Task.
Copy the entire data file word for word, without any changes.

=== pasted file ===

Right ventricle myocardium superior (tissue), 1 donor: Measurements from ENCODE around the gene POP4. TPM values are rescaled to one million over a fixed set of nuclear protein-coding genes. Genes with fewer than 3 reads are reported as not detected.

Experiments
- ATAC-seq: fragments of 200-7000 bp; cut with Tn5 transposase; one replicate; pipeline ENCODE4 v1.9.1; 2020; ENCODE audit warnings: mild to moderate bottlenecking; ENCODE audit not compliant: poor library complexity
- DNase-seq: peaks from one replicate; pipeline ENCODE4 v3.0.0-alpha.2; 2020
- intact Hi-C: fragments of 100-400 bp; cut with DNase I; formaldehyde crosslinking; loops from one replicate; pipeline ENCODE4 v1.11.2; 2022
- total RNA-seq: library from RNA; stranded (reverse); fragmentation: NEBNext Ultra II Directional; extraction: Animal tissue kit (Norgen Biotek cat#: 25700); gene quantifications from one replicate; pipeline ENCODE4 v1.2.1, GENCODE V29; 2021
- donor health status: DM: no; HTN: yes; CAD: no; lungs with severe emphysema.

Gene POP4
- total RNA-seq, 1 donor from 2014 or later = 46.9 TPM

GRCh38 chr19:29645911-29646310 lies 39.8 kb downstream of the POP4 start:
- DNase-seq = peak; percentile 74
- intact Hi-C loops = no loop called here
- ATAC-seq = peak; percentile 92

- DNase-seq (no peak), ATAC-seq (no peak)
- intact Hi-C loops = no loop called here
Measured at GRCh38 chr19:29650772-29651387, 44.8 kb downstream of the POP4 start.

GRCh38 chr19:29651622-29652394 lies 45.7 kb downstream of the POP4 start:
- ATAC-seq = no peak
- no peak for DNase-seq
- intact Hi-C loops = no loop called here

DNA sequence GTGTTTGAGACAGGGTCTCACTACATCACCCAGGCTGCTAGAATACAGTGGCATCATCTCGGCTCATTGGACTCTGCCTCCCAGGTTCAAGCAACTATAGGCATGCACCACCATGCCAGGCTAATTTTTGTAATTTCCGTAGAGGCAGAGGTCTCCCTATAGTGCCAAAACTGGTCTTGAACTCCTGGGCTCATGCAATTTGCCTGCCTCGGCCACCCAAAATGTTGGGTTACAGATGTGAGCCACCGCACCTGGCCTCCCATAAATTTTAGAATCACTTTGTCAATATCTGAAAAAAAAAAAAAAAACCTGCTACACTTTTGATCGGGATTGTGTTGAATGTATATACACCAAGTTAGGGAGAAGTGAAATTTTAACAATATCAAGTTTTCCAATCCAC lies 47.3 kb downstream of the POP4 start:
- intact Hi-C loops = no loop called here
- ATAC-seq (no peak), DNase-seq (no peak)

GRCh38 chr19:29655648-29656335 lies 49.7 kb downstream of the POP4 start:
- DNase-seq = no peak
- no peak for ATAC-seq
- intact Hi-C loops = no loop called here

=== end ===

Right ventricle myocardium superior (tissue), 1 donor: Measurements from ENCODE around the gene POP4. TPM values are rescaled to one million over a fixed set of nuclear protein-coding genes. Genes with fewer than 3 reads are reported as not detected.

Experiments
- ATAC-seq: fragments of 200-7000 bp; cut with Tn5 transposase; one replicate; pipeline ENCODE4 v1.9.1; 2020; ENCODE audit warnings: mild to moderate bottlenecking; ENCODE audit not compliant: poor library complexity
- DNase-seq: peaks from one replicate; pipeline ENCODE4 v3.0.0-alpha.2; 2020
- intact Hi-C: fragments of 100-400 bp; cut with DNase I; formaldehyde crosslinking; loops from one replicate; pipeline ENCODE4 v1.11.2; 2022
- total RNA-seq: library from RNA; stranded (reverse); fragmentation: NEBNext Ultra II Directional; extraction: Animal tissue kit (Norgen Biotek cat#: 25700); gene quantifications from one replicate; pipeline ENCODE4 v1.2.1, GENCODE V29; 2021
- donor health status: DM: no; HTN: yes; CAD: no; lungs with severe emphysema.

Gene POP4
- total RNA-seq, 1 donor from 2014 or later = 46.9 TPM

GRCh38 chr19:29645911-29646310 lies 39.8 kb downstream of the POP4 start:
- DNase-seq = peak; percentile 74
- intact Hi-C loops = no loop called here
- ATAC-seq = peak; percentile 92

- DNase-seq (no peak), ATAC-seq (no peak)
- intact Hi-C loops = no loop called here
Measured at GRCh38 chr19:29650772-29651387, 44.8 kb downstream of the POP4 start.

GRCh38 chr19:29651622-29652394 lies 45.7 kb downstream of the POP4 start:
- ATAC-seq = no peak
- no peak for DNase-seq
- intact Hi-C loops = no loop called here

DNA sequence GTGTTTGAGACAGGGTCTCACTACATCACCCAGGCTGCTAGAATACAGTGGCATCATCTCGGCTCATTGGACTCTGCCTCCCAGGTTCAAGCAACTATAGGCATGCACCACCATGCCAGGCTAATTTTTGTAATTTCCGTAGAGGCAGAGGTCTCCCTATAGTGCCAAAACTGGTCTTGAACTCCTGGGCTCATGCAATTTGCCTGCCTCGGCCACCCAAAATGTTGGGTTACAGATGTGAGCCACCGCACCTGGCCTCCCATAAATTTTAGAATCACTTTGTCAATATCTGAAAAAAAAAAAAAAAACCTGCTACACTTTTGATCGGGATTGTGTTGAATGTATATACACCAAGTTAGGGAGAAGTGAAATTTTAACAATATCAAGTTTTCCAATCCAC lies 47.3 kb downstream of the POP4 start:
- intact Hi-C loops = no loop called here
- ATAC-seq (no peak), DNase-seq (no peak)

GRCh38 chr19:29655648-29656335 lies 49.7 kb downstream of the POP4 start:
- DNase-seq = no peak
- no peak for ATAC-seq
- intact Hi-C loops = no loop called here